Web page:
Tuesday, 15 July 2008
Calvin: People who get nostalgic about childhood were obviously never children.
Calvin: Girls are like slugs - they probably serve some purpose, but it's hard to imagine what.
Calvin: Dad, Look! The sun's setting and it's only 3 o'clock.
Dad: It's not 3 o'clock. Your watch stopped.
Calvin: Time doesn't stop if your watch stopped?
Calvin: Phooey. For a moment there I thought I'd get rich patenting this thing.
Dad: I'D have bought one.
Calvin: Why can't I stay up late? You guys can! IT'S NOT FAIR!
Dad: The world isn't fair, Calvin.
Calvin: I know, but why isn't it ever unfair in my favor?
Calvin: I was put on this earth to accomplish a certain number of things. Right now I'm so far behind I will never die.
Calvin: I liked things better when I didn't understand them.
Calvin: Art is dead! There's nothing left to say. Style is exhausted and content is pointless. Art has no purpose. All that's left is commodity marketing.
Calvin: Talking with you is sort of the conversational equivalent of an out of body experience.
Calvin: Sometimes when I'm talking, my words can't keep up with my thoughts. I wonder why we think faster than we speak.
Hobbes: Probably so we can think twice.
Calvin: I was reading about how countless species are being pushed toward extinction by Man's destruction of forests. Sometimes I think the surest sign that intelligent life exists elsewhere in the universe is that none of it has tried to contact us.
Calvin: I can't sleep, Hobbes. I've been thinking.
Hobbes: About what?
Calvin: Well, I suppose there's no afterlife. That would mean this life is all you get. And that would mean I'm sitting here in bed as precious moments of my all-too-short life disappear forever.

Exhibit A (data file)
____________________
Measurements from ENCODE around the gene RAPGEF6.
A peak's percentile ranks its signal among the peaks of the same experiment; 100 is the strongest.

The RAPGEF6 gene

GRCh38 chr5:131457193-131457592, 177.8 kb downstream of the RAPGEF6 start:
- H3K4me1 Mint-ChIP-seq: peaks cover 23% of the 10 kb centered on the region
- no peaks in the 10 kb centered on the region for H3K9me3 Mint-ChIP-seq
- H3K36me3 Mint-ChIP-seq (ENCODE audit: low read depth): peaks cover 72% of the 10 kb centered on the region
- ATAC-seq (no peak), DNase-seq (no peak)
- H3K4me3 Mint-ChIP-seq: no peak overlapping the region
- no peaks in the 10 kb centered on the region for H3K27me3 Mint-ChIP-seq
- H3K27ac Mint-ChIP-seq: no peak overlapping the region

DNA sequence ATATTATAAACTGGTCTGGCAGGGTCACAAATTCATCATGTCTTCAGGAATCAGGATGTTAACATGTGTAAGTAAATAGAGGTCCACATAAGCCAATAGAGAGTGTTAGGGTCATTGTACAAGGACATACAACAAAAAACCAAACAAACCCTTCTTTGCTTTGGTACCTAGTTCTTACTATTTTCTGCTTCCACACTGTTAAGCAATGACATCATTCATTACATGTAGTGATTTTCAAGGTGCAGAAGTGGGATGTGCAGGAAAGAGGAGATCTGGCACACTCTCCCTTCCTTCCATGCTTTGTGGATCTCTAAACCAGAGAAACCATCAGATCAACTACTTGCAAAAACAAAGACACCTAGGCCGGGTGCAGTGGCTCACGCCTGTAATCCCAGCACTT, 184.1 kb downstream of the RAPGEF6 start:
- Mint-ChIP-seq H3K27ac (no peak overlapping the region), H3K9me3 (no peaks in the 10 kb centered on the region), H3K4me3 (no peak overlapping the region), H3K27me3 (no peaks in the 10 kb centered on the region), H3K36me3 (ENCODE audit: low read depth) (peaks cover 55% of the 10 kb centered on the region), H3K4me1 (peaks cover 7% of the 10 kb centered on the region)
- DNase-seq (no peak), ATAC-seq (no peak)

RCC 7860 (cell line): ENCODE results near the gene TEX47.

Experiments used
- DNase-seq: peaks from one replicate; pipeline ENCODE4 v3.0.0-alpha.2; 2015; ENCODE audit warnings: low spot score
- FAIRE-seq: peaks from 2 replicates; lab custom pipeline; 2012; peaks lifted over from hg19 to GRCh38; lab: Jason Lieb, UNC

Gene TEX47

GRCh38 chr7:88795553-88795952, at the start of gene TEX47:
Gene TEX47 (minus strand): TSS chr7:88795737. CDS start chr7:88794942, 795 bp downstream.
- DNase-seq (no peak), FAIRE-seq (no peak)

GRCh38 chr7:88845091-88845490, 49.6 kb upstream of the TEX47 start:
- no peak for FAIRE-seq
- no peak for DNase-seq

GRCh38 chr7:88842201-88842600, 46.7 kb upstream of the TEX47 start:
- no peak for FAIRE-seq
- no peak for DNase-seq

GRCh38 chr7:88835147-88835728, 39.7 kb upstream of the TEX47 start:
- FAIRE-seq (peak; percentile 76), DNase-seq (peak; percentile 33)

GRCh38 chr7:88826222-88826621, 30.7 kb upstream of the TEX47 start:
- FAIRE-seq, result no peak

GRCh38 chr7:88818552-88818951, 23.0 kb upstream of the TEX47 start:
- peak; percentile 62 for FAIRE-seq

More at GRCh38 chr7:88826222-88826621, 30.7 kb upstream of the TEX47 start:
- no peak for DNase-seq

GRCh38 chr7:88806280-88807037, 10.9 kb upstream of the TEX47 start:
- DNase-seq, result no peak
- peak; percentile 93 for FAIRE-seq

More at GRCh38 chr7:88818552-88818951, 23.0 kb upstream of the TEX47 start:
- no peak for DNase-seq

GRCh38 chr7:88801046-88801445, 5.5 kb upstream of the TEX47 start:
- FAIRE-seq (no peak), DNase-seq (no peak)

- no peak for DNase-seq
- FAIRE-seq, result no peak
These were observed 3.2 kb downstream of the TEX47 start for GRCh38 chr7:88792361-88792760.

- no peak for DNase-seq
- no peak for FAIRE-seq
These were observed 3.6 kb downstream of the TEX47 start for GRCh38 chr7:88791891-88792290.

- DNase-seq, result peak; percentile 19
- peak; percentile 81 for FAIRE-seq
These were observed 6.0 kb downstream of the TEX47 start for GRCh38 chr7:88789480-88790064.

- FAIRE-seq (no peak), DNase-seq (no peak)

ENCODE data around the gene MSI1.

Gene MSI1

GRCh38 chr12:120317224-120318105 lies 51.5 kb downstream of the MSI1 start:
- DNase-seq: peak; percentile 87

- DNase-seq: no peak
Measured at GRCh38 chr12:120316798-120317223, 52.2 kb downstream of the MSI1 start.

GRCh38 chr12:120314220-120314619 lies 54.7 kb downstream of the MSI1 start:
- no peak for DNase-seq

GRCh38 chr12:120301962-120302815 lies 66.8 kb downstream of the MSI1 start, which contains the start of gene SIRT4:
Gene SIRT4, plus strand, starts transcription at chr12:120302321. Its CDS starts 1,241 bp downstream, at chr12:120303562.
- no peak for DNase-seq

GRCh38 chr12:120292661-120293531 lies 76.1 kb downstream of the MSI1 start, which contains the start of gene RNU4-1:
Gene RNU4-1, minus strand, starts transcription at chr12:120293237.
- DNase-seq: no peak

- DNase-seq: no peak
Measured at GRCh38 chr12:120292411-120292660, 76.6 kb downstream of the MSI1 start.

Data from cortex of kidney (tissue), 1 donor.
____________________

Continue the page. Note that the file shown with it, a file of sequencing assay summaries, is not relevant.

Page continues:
Mum: Honey, wake up. Do you hear the television on?
Calvin: The world is a complicated place, Hobbes.
Hobbes: Whenever it seem that way, I take a nap in a tree and wait for dinner.
Calvin: I've been thinking, Hobbes.
Hobbes: On a weekend?
Calvin: Well, it wasn't on purpose...
Hobbes: Are you making any resolutions for the new year?
Calvin: Resolutions? ME?? Just what are you implying? That I need to change?? Well, Buddy, as far as I'm concerned, I'm perfect the way I am! For your information, I'm staying like this, and everyone else can just get used to it! If people don't like me the way I am, well, tough beans! It's a free country! I don't need anyone's permission to be the way I want! This is how I am - take it or leave it! By golly, life's too darn short to waste time trying to please every meddlesome moron who's got an idea how I ought to be! I don't need advice! Everyone can just stay out of my face!
Calvin: I've got plenty of common sense. I just choose to ignore it.
Hobbes: It says on the back of this record that the composer could play the piano at age three. He wrote his first symphony when he was four. That's amazing.
Calvin: When I was four, I think I was toilet trained.
Hobbes: Let's ask the Ouija Board another question.
Calvin: OK, I've got one. Oh great Ouija Board, will I grow up to be president?
Hobbes: It's moving!
Calvin: "G... O..."
Hobbes: "D... F... O...R... B... I... D."
Calvin: When I want an editorial I'll ask for it, you stupid board!
Calvin: I wonder if you can refuse to inherit the world.
Hobbes: I think if you're born, it's too late.
Hobbes: How come we play war and not peace?
Calvin: Too few role models.
Hobbes: Do you think there's a God?
Calvin: Well, SOMEbody's out to get me.
Calvin: Who's the bimbo with you in this old prom picture?
Dad: THAT "BIMBO" IS YOUR MOTHER!
Sunday, 13 July 2008
Saturday, 12 July 2008